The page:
So just like Kelton, I understand what it means when both he and his mother Marla say he just seems to learn by osmosis. His brain can put incomplete ideas and concepts together quickly, filling in the missing information. His mother thinks he has a photographic memory, but Kelton isn’t as convinced as she is. Sometimes it’s there, sometimes it’s not.

I also asked the question I thought I knew the answer to: were you ever bullied for being so smart? To my surprise he answered no. Kelton has never thought of his giftedness as something that makes him any better or worse than anyone else. He and his friends treat each other as equals.

Unlike Kelton, I was teased relentlessly about being smart as a child. I can remember deliberately failing tests in high school just to gain the approval of my friends. I thought being smart was something to be ashamed of, so I hid it. I spent most of my life dumbing it down to fit in.

Kelton, on the other hand, is celebrating his intelligence. He has pursued it enthusiastically. His mother home-schooled him starting in grade two when it was evident that he was bored at school. He then initiated and pursued topics which interested him. Mom took a step back during his Master’s degree and left all responsibility to Kelton. In our interview, he was sure to point out that his parents did not push him through, denying him a ‘regular’ life in pursuit of academics, which is what most people assume.

What people don’t understand is that everyone needs some sort of mental stimulation, whether it’s through academics, sports, music, art, Netflix or something else. Everyone needs a challenge, and the better you are at something, the harder you seek to be challenged (think of young children in competitive sports). If he hadn’t been continuously challenged academically, he would have floundered out of boredom.

Kelton is pursuing what he loves to do - cybersecurity. He’s following his passion, and that’s admirable no matter how old you are. After finishing his Master’s degree, he’s now looking forward to the next challenge, working. Learning something and using it in a practical context are two entirely different things and he’s eager to get started using his knowledge.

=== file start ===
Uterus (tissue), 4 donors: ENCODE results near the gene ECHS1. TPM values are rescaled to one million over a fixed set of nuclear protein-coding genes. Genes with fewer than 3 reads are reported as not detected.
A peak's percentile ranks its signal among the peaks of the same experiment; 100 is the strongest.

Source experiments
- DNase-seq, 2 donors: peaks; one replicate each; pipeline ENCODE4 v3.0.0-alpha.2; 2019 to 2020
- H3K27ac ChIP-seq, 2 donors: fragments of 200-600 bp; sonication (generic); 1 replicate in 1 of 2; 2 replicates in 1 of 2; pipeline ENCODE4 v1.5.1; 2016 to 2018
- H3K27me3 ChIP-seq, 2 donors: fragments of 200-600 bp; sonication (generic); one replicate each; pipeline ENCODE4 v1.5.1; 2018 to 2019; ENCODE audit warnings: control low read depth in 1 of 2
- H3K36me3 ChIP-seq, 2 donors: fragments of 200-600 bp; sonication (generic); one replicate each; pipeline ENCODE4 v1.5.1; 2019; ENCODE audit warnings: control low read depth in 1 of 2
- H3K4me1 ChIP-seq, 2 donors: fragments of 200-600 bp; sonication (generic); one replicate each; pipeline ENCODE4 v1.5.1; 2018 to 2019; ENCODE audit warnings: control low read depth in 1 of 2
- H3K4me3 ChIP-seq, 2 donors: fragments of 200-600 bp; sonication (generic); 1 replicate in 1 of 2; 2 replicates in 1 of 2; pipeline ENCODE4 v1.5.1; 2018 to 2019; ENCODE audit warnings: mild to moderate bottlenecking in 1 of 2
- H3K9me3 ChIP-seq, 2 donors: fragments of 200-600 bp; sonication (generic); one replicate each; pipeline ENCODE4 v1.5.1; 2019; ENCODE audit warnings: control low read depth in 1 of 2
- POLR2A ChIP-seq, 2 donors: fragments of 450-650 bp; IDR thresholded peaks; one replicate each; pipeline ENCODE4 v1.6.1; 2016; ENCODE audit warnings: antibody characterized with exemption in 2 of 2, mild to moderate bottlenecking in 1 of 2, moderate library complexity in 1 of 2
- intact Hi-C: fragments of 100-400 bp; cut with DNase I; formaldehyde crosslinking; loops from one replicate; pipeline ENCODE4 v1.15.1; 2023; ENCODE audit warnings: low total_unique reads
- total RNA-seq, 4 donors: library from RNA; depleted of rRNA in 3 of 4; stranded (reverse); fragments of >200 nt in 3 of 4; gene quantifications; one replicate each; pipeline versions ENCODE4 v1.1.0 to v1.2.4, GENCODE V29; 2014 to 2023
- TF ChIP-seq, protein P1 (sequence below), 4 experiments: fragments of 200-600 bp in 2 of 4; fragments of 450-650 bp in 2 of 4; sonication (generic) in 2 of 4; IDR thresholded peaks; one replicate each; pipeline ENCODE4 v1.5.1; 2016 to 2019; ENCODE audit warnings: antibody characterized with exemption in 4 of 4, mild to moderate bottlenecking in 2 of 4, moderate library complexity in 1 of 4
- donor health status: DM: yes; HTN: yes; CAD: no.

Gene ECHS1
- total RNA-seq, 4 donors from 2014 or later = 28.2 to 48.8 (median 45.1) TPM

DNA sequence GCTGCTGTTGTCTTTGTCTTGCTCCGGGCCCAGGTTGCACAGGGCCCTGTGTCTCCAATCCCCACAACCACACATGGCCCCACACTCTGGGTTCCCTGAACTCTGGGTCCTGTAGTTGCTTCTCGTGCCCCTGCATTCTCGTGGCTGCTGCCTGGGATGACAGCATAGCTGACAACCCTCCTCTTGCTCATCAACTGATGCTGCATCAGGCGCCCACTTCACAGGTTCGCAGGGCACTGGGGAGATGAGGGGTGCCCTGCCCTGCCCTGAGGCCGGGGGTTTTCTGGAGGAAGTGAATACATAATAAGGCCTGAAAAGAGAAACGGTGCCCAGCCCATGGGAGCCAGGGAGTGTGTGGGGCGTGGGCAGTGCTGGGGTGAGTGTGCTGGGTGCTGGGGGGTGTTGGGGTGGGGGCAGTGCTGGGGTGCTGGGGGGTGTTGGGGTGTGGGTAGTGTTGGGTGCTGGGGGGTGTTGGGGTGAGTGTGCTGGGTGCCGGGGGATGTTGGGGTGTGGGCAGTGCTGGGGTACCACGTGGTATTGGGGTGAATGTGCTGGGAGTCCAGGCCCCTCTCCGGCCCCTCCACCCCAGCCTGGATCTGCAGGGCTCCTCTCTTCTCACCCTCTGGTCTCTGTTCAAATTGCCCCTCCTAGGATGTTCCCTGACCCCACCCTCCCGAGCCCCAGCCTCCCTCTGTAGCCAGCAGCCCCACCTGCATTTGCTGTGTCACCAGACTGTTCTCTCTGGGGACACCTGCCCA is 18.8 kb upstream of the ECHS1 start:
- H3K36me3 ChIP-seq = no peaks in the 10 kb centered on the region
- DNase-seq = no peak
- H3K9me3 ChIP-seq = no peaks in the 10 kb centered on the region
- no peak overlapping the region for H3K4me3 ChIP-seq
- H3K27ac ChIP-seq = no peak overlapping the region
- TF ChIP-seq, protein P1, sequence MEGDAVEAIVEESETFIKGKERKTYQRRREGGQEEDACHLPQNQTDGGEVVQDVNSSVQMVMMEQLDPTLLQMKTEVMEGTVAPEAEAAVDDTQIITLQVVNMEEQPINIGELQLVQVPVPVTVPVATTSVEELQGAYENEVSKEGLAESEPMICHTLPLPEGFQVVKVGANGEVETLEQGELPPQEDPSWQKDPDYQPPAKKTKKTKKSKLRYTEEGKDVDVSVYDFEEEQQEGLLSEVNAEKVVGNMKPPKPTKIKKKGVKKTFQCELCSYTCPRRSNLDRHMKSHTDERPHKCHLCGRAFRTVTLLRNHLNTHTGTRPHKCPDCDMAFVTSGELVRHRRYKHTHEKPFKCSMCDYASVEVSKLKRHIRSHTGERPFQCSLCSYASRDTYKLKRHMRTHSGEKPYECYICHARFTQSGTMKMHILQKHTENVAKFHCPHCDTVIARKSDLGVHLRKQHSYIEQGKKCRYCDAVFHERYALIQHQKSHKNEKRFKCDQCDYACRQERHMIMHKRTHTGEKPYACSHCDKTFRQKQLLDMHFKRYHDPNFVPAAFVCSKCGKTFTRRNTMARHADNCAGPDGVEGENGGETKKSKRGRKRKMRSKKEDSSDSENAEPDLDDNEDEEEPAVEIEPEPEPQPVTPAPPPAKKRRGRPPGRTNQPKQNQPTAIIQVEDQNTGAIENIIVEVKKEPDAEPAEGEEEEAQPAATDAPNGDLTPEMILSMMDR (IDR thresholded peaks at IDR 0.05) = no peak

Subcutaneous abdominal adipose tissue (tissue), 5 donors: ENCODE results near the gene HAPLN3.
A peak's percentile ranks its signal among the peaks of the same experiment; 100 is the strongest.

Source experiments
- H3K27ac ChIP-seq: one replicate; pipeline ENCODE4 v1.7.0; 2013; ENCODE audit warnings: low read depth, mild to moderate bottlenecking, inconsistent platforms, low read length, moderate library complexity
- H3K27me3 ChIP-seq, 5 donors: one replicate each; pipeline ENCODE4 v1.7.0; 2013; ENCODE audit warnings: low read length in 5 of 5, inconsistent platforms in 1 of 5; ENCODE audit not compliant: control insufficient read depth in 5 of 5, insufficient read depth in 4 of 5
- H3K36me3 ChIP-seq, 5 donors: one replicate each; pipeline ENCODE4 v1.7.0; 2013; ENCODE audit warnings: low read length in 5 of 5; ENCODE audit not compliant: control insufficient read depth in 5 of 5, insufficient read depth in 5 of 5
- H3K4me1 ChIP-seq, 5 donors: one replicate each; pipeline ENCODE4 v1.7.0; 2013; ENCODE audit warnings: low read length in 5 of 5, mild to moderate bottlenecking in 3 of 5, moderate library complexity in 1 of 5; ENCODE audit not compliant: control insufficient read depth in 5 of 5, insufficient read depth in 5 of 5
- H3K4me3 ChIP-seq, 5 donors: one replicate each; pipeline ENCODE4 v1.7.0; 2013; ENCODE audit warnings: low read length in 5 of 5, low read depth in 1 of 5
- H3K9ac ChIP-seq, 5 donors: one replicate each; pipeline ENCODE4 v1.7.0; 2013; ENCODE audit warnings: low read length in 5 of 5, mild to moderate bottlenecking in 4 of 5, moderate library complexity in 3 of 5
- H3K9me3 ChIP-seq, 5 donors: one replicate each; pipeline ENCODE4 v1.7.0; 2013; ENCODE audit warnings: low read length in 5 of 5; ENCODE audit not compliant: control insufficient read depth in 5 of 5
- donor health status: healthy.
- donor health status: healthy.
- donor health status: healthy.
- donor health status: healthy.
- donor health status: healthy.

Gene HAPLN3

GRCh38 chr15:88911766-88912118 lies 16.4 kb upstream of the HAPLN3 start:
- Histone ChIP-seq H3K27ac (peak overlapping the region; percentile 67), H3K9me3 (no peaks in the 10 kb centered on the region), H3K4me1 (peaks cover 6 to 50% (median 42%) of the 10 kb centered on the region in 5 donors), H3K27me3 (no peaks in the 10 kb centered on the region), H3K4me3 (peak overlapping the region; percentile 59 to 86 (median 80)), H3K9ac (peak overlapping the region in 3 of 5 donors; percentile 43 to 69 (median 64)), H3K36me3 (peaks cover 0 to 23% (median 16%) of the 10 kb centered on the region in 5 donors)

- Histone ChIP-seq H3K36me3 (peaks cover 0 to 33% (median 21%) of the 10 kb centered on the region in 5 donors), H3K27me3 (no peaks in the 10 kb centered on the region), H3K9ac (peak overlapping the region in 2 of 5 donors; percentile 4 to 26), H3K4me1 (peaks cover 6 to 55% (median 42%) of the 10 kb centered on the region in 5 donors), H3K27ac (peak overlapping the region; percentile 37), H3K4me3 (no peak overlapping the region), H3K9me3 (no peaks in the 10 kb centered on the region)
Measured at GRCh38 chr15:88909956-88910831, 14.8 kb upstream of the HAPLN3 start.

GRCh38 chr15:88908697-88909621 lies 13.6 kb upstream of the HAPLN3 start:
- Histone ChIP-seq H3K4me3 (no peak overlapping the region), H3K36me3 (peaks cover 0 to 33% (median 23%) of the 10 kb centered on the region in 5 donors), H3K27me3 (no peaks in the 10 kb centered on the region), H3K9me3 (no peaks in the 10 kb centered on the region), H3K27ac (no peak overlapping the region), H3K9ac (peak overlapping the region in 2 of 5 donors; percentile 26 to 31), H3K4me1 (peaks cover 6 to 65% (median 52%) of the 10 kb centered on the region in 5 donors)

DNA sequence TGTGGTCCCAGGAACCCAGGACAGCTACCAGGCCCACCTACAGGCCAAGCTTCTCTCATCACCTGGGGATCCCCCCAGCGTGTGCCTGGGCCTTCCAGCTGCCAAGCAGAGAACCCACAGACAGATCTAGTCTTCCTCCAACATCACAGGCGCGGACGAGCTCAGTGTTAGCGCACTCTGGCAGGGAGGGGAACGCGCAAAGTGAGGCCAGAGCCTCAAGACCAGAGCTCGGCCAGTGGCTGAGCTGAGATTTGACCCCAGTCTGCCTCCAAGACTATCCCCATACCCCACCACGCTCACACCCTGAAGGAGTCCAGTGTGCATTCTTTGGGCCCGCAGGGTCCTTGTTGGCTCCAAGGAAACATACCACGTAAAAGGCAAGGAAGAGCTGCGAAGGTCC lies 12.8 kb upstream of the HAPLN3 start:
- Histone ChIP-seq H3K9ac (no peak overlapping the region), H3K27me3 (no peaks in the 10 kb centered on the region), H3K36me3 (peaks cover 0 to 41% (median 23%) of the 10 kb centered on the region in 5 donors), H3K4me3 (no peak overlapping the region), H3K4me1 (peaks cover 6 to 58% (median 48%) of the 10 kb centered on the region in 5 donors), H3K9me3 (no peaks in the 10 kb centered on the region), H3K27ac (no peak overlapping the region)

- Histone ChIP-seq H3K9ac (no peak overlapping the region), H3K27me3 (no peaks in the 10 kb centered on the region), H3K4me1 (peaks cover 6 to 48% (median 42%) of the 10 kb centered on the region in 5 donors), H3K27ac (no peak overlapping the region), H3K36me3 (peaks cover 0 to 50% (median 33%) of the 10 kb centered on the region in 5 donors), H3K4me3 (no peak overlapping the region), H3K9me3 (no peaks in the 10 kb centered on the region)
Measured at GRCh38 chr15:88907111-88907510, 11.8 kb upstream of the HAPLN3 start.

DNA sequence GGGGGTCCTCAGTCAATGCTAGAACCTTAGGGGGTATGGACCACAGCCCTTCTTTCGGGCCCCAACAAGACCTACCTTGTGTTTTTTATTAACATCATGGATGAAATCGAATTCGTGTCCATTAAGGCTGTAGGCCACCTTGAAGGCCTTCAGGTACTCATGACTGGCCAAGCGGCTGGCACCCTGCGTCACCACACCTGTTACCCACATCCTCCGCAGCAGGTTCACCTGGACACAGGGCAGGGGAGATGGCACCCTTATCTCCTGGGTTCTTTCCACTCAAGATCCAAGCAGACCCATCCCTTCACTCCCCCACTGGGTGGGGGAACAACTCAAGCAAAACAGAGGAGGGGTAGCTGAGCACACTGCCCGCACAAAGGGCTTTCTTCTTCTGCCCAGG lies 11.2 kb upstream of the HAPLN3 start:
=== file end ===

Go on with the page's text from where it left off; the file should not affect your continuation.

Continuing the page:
So back to my question, does Kelton know he processes the world differently than other people? Of course, he does. But what’s most intriguing to me is how he handles that self-awareness. He isn’t ashamed of his intelligence, he doesn’t use it as a weapon to belittle others, and he doesn’t let it affect his status within social relationships. I’ve met, talked to, and worked with a lot of youth, and I can tell you that Kelton is about one of the most impressive 14 year-olds I’ve ever met. I don’t deny that a lot of that comes from good parenting and a positive encouraging environment, but in the end, it’s Kelton who decides how he uses his gifts. He’s polite, well-spoken, funny, articulate, self-aware, a little bit naive, quiet, confident, self-assured, mature and yes, even a little bit humble.

As I mentioned in the intro, I’m fascinated with how people “become” themselves, and this time, I’ll admit, I’m interested, intrigued and excited about who Kelton decides to become. I, for one will be following up on Kelton’s success with anticipation, cheering from the sidelines.